parthenogenesis – a method of reproduction that does not require mating or fertilization. May be obligatory or facultative and may result in all female offspring, all male offspring or a mixture depending on the species.

patent – a document obtained from the government granting exclusive right to the production, use, sale, and profit of an invention Entomology 402 (2009) – Glossary – p. 11

pathogen – a causal agent of disease. A microorganism capable of producing disease under normal conditions of host resistance and rarely living in close association with the host without producing disease; any microorganism, virus, substance, or factor causing disease (Cantwell, 1974). A microorganism (microbe) that lives and feeds (parasitically) on or in a larger, host organism and thereby injures it (van den Bosch, 1980). (Glossary of PM)

paurometabolous – a term denoting a type of metamorphosis consisting of egg, nymph and adult stages — being a lumper, this term is subsumed under hemimetabolous in this text

pedicel – slender, second abdominal segment that forms a ‘waist’ in most Hymenoptera (Glossary of PM)

pedipalps – second pair of appendages in chelicerate arthropods modified variously in different groups (Glossary of PM)

perennial – living more than one year, i.e. trees, vines and shrubs; continuing existence from year to year by producing colonies, i.e. bee, termite, or ant

pest – an organism that threatens a human valued resource, interferes with human activities, property, or health, or is objectionable (Bio Control Glossary)

pest complex – collectively, the species capable of causing economic damage to a human valued resource; i.e.,the apple pest complex includes arthropods, pathogens, and weeds

pest management – see integrated pest management

pesticide – a substance that kills, debilitates, or repels a pest (Bio Control Glossary)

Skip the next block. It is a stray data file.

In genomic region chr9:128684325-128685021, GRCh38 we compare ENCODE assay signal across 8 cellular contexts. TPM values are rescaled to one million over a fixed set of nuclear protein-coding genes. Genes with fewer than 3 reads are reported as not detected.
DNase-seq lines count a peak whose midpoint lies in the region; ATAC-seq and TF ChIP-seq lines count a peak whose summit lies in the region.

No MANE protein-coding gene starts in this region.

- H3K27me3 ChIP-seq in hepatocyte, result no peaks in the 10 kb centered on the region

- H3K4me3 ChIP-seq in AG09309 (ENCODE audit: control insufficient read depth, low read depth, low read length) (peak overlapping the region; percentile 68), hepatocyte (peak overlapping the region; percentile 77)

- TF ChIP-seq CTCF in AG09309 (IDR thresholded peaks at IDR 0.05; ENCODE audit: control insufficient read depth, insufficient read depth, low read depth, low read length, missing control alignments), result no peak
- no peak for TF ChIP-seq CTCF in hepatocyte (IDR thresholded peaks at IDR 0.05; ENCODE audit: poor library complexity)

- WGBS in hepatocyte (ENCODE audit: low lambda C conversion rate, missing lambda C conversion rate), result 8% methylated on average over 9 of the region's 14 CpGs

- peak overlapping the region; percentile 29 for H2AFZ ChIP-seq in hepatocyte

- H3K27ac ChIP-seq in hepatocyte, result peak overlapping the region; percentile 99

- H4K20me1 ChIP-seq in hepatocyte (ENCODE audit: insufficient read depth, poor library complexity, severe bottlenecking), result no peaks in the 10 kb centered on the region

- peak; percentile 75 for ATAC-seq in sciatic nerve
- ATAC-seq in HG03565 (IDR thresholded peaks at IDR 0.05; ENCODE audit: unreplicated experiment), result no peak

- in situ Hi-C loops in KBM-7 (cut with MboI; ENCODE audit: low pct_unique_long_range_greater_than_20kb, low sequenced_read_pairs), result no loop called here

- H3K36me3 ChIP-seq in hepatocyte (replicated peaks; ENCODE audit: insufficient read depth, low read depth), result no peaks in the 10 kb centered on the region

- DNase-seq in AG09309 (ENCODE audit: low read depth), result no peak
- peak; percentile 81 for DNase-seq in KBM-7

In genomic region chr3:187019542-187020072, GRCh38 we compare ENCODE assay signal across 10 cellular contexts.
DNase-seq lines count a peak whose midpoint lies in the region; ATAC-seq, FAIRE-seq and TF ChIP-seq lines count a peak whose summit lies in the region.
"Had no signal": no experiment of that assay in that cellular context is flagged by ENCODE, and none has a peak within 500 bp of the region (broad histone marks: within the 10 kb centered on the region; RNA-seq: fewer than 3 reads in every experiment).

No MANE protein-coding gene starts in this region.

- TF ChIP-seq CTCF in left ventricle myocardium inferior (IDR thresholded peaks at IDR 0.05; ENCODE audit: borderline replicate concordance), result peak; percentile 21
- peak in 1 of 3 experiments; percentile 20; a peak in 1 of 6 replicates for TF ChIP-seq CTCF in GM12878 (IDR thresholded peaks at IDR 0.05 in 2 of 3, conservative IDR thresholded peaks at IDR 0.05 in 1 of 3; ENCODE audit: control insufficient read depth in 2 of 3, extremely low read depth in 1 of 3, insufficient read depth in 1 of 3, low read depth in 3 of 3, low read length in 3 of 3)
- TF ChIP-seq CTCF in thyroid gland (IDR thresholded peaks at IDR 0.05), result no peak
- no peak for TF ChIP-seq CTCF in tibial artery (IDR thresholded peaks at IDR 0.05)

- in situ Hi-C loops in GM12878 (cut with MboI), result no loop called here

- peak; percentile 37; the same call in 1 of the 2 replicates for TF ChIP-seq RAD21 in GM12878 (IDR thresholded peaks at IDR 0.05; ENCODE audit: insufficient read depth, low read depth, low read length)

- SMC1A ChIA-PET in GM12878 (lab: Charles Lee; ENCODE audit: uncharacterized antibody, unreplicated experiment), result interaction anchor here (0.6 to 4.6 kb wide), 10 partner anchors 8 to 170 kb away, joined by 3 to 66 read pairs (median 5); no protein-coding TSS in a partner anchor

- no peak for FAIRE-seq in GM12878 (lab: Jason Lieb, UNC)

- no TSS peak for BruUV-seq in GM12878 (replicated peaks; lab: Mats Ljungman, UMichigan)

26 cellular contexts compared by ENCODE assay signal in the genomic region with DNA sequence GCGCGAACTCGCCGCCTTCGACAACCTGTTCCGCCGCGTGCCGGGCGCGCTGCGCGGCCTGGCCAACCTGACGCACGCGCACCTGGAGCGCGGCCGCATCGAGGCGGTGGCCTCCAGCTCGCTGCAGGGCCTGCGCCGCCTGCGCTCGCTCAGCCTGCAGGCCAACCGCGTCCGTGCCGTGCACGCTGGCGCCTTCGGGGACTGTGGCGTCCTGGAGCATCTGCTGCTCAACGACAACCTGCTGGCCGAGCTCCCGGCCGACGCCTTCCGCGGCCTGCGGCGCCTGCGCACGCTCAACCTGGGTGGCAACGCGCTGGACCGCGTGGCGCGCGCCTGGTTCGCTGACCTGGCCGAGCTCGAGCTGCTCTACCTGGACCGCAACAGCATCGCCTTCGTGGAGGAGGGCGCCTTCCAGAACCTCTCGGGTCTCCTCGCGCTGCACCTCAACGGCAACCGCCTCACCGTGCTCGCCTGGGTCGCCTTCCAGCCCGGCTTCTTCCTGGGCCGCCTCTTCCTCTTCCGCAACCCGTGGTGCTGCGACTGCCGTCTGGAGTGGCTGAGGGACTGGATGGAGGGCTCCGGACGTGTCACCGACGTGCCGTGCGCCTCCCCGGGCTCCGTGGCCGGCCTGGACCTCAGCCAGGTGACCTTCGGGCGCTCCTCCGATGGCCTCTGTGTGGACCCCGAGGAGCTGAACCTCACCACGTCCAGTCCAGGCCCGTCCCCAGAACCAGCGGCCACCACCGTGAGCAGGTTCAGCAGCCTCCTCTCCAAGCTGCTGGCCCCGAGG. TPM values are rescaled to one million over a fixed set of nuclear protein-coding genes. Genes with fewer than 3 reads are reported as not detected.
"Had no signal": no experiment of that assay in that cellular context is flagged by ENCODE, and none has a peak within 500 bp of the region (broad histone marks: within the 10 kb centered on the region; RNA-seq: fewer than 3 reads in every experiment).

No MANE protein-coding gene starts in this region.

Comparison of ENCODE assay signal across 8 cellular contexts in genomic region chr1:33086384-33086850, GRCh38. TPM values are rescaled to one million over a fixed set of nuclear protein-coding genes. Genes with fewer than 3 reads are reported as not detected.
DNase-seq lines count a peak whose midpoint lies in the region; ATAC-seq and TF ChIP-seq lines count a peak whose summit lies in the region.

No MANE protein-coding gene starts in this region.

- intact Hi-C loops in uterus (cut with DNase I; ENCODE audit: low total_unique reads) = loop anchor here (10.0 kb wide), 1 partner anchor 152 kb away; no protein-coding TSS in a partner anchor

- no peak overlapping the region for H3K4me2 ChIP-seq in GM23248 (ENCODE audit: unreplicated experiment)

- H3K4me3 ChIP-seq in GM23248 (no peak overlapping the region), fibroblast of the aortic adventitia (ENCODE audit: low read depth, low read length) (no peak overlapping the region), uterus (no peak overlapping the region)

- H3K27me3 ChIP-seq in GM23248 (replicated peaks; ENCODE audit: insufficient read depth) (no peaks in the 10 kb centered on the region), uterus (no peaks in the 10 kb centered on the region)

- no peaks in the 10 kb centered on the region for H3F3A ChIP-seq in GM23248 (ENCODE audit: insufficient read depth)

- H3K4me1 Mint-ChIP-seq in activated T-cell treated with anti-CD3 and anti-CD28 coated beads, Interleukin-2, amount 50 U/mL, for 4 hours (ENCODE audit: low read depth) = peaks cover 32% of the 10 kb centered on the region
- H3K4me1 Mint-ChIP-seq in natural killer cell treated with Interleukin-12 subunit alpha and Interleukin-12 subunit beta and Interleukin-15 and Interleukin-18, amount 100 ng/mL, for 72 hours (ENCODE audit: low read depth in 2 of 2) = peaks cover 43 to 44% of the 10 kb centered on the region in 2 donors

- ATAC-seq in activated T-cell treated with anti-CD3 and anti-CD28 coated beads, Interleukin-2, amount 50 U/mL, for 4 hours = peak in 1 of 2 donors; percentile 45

pesticide dealers – entities or their agents authorized to sell pesticidal chemicals

petiolate – having a long, slender stalk

petroleum oil – liquid solution of a complex mixture of naturally occurring hydrocarbons, yellowish-green to black in color, in the rock strata of certain geological formations; processing yields paraffin, dormant spray oils, summer spray oils, kerosene, benzene, naphtha, fuel oil, gasoline, etc.

phenology – the seasonal life history of an organism; knowledge of phenology of a plant and its associated biota allows anticipation of when many interactions are likely to occur during each season

pheromone – intraspecific interindividual chemical communication; a substance, such as a sex attractant, that is given off by one individual and causes a specific reaction in other individuals of the same species (Bio Control Glossary)

pheromone trapping – use of a semiochemical to lure responsive organisms to a capture device, i.e., sticky trap, funnel, etc.

phloem – living conducting tissue of a plant, a system basically composed of sieve tubes, companion cells, fibers and sclereids to convey the products of photosynthesis, particularly sucrose, from the leaves to growing tissues. A feeding site for many sucking insects that usually excrete a sticky honeydew (see xylem).

phoresy – movement of one organism by an organism of another species; i.e. some scale crawlers move by attaching to a birds leg

phyla – the major divisions of a kingdom

phylogeny – the ordering of species into higher taxa based on evolutionary relationships; attempts to show how living things are interrelated and provide insight into how species have developed through time; the phylogeny of an organism describes its ancestral origins through evolutionary time

phytophagous – plant-eating organisms

plague – a catastrophic epidemic caused by a biotic agent; black death of the Middle Ages, yellow fever, locusts, etc.

plant – belonging to the plant or vegetable kingdom or to set plants or sow seeds (Glossary of PM)

plastron – a specialized gill of minute hairs allowing a thin film of air to cover the body and enhance oxygen exchange with water in aquatic conditions; many insects possess plastrons, even some considered primarily terrestrial

poikilothermic – largely dependant upon external environment for determining body temperature; can be aided by basking, seeking shade, flexing wing muscles to generate internal heat, clustering together in a colony, and other individual and

group behaviors.

pollen – in plants, the male germ cells produced in the anther. When ripe, pollen sacs at the end of the anthers split open to release the pollen. Each ripe pollen grain contains two male nuclei equivalent to male gametes. (Glossary of PM)